When John Macomber and Mary Slade married, they bought the farm in Westport on the Main Road lying between Booth’s Corner and Central Village. What is left of the original belongs of Manuel Costa, I believe. I know that it formerly embraced at the north the farm now in the Rapoza family and in my young days was owned by Joseph Lawton for many years superintendent of Beech Grove Cemetery. To the west was what was called the Case place which I only knew of in the blueberry season when my aunt induced my brother and older sisters to accompany her there. The bushes were so high then that I was never included in the venture. There were, I think, no remains of the house other than a cellar. I never knew of any descendants of that family, but know it once was a part of the farm. How far to the west the land extended or how many acres it represented I do not know, but it surely went to the brook. There were cultivated fields which could not be seen from the road and the larger crops were planted up to the “westard.” There were also hay fields there and pasture for cows.

The land across from the house belonged to Humphrey Kirby who lived in the only house on Cross road, now closed. On that side of the road the site of the present Town Office Building, possibly Lynnwood Potter’s but I am not certain of that, the two Candaeis houses, Charles Brightman’s, Milton Earle School, the Pettey house and George Howland’s were all from the original farm. Below the original house, the following homes now have been built, Dr. Kirkaldy’s, Bettencourt’s, Rhodes, Norman Kirby’s, Melvin Wood’s, Albert Wood’s, and Luther Bowman’s. Beginning with the “four acre”, known by that name in my day, began the property now owned by Charles R. Wood heirs.

The photographs of John Macomber are not I am sure flattering and show him to be a very homely man. An old man, when I was quite small, told me that I looked like him. I cried and my mother assured me that I didn’t, and that my hair being in bangs which resembled his style of hair dressing was the only resemblance. She proceeded to wet my hair, part it in the middle and brush it to each side, and my injured feelings were relieved. From what I have heard of John Macomber to have inherited some of his thrift, generosity, and sterling qualities of character would have been of more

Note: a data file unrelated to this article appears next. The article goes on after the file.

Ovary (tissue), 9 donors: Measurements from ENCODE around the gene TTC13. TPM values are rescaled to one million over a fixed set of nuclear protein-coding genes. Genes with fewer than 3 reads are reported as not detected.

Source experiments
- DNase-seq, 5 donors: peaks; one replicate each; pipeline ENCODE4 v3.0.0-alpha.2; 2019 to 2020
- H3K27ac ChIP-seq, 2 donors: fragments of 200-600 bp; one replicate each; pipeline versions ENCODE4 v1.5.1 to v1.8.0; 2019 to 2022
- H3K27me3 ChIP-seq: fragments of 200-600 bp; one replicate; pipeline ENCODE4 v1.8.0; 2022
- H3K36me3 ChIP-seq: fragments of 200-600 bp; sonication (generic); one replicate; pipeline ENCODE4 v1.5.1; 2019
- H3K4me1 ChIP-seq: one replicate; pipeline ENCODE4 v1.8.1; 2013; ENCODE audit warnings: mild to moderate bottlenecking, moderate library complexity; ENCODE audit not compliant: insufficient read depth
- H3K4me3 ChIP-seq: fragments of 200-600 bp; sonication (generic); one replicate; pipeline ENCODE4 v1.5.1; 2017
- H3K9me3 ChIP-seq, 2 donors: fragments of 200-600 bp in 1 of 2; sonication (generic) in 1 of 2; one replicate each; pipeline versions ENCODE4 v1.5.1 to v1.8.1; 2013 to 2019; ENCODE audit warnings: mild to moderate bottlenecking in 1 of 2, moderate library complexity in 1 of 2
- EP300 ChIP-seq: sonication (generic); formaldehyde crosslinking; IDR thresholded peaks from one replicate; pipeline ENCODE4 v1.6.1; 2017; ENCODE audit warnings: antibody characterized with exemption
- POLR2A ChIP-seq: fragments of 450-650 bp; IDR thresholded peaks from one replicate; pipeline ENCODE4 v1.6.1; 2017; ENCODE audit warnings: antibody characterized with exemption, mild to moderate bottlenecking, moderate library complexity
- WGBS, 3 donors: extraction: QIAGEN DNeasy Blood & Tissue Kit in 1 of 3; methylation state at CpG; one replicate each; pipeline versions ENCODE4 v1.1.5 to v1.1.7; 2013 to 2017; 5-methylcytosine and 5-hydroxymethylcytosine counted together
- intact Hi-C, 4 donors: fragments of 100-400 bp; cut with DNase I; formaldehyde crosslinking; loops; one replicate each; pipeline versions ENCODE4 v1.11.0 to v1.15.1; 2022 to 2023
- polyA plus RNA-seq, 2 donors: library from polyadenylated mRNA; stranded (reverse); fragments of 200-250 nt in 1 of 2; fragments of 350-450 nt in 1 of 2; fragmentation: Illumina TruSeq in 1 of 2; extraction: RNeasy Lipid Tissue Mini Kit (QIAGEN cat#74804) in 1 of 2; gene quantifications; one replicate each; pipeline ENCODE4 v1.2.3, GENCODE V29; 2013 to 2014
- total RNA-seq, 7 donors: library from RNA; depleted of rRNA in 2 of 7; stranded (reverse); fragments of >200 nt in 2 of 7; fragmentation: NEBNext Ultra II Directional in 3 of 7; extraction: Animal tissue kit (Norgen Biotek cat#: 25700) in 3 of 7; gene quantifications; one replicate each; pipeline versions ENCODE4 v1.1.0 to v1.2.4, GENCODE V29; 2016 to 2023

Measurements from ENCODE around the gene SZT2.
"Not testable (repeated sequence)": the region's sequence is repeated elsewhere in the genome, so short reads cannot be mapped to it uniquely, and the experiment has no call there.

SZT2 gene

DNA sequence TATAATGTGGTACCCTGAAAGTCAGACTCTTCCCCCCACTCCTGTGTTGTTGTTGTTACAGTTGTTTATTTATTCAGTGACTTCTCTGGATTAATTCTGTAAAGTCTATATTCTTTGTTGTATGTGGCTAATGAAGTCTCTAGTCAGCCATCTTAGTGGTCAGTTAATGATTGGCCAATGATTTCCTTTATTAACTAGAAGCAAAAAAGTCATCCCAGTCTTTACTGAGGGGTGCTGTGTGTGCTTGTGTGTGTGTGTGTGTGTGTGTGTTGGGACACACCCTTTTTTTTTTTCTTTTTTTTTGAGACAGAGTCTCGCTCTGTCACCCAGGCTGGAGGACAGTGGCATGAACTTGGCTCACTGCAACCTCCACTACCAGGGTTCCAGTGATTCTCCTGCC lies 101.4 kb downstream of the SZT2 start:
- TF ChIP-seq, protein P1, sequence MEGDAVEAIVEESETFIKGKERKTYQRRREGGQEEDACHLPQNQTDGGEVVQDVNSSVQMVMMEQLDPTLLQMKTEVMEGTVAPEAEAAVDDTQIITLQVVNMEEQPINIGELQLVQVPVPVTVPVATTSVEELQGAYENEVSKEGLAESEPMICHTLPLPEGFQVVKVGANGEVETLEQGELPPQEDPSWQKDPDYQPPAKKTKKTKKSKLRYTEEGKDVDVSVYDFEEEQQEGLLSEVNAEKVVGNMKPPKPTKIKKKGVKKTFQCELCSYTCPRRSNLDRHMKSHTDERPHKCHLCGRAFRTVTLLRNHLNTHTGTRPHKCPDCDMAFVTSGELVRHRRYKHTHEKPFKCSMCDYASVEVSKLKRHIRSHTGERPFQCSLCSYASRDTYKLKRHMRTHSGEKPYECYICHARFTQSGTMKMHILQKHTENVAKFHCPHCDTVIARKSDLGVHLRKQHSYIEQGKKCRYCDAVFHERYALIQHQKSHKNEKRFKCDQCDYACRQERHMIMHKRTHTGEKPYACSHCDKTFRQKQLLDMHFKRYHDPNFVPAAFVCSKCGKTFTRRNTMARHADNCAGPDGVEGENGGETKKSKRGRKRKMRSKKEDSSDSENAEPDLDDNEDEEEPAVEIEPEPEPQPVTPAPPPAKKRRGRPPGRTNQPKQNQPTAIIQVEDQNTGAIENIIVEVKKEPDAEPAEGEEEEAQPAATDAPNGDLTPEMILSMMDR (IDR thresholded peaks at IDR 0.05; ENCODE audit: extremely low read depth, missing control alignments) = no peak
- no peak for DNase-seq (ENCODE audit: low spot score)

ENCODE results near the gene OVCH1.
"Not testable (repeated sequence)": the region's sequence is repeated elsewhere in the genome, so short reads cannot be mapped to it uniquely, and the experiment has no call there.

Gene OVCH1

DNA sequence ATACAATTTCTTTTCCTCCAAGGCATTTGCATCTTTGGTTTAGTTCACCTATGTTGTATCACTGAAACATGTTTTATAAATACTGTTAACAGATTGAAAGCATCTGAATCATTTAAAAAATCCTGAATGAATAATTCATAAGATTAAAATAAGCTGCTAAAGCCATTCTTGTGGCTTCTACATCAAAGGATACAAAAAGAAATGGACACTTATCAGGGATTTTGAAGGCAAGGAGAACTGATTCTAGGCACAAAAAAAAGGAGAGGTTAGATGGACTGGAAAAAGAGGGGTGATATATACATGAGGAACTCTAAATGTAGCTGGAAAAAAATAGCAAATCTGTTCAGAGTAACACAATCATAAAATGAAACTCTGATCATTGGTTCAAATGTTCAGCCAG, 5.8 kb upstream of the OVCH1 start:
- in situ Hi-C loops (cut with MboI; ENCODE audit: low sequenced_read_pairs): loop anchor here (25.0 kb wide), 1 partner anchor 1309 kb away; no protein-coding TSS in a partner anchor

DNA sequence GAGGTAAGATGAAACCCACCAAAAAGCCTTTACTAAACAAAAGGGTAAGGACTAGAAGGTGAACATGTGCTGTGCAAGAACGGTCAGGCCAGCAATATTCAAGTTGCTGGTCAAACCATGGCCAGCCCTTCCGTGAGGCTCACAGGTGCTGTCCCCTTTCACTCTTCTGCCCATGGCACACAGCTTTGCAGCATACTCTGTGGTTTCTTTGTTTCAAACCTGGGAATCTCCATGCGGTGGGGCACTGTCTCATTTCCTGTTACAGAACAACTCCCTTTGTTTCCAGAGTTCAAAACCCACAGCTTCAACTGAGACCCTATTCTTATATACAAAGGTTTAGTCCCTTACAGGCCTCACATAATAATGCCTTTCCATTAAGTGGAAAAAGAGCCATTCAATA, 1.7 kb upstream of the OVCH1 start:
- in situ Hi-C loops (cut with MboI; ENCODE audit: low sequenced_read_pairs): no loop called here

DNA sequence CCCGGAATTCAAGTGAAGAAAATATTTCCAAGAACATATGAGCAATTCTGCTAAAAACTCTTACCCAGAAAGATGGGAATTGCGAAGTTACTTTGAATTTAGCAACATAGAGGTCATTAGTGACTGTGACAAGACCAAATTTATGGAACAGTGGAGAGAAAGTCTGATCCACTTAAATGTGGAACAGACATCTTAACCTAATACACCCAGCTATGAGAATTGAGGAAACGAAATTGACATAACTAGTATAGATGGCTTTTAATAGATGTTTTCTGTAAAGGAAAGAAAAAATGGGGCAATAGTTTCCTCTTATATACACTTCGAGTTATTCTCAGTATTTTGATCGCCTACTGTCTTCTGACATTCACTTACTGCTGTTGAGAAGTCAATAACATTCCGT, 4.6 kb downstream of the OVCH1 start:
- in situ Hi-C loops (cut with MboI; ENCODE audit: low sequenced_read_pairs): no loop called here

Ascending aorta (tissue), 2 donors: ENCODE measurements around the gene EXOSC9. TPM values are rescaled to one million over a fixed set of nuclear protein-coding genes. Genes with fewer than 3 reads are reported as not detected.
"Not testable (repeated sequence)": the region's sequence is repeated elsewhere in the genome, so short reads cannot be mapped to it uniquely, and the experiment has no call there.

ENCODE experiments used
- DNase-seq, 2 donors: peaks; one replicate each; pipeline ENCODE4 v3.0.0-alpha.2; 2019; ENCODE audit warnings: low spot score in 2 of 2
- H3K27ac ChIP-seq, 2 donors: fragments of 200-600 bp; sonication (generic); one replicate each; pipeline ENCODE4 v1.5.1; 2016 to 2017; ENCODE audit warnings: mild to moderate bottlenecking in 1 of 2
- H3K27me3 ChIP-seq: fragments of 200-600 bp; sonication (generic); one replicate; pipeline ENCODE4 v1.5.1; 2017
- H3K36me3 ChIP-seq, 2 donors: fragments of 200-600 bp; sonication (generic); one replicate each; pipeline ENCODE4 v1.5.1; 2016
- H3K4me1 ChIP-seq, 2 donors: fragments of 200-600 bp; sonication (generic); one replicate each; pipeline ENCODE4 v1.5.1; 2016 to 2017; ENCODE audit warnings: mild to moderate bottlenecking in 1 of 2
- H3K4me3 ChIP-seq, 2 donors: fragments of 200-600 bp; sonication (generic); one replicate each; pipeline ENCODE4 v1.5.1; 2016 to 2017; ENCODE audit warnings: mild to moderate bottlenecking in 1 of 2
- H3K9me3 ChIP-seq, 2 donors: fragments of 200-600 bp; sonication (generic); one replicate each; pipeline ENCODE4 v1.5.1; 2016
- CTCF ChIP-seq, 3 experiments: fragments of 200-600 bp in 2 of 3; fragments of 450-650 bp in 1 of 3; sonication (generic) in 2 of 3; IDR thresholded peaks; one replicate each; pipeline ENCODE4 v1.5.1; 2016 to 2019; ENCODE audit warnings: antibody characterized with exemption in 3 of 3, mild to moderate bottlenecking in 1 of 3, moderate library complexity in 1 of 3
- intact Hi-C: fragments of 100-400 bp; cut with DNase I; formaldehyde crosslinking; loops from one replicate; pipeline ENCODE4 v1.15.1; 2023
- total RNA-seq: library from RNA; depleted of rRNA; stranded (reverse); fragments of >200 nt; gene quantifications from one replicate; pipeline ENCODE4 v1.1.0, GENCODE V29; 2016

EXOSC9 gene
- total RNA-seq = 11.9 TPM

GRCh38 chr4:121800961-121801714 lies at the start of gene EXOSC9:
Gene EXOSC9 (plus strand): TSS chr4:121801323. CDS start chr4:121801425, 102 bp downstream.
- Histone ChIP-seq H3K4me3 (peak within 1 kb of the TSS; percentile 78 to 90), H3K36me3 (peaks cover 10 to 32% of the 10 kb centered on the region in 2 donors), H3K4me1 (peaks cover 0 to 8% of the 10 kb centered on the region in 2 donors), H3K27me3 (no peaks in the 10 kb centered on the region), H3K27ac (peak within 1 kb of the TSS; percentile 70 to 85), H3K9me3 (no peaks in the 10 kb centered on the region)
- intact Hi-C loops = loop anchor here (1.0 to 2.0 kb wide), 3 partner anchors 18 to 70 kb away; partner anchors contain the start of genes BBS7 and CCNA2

importance than looks. I have heard him spoken of as being a man who lived ahead of his time. His wife, Mary Slade, looks in her picture with arms calmly folded across her ample, uncorseted body to have been a woman of placid disposition. She was I am sure a real helpmate.

This story has come down to me and I think it work repeating. When the young couple purchased the farm. I wish I knew what they paid for it, their ready cash was exhausted. They soon realized that a clock would be their first purchase when the money could be saved, as the hour glass required too much attention. They did not mortgage or buy on time. Great grandmother sat up all night previous to market day, spun and turned the house glass in order to awaken her husband at three o’clock that he might get an early start with his produce for the New Bedford Markets. I can imagine the purchase of the tall clock gave them a good deal of satisfaction. John then presented his brother Caleb with the house glass since he had no time piece. Caleb’s farm was below Central Village on the left had side of the road now owned I believe by Rapoza. Caleb’s contribution to the beauty of Central Village was the planting of the big tree which was Central Village’s landmark for many years. Like many large projects it had small beginnings and was the subject of much laughter and referred to scornfully as “Kallup’s tree.” His name was so pronounced in the local vernacular.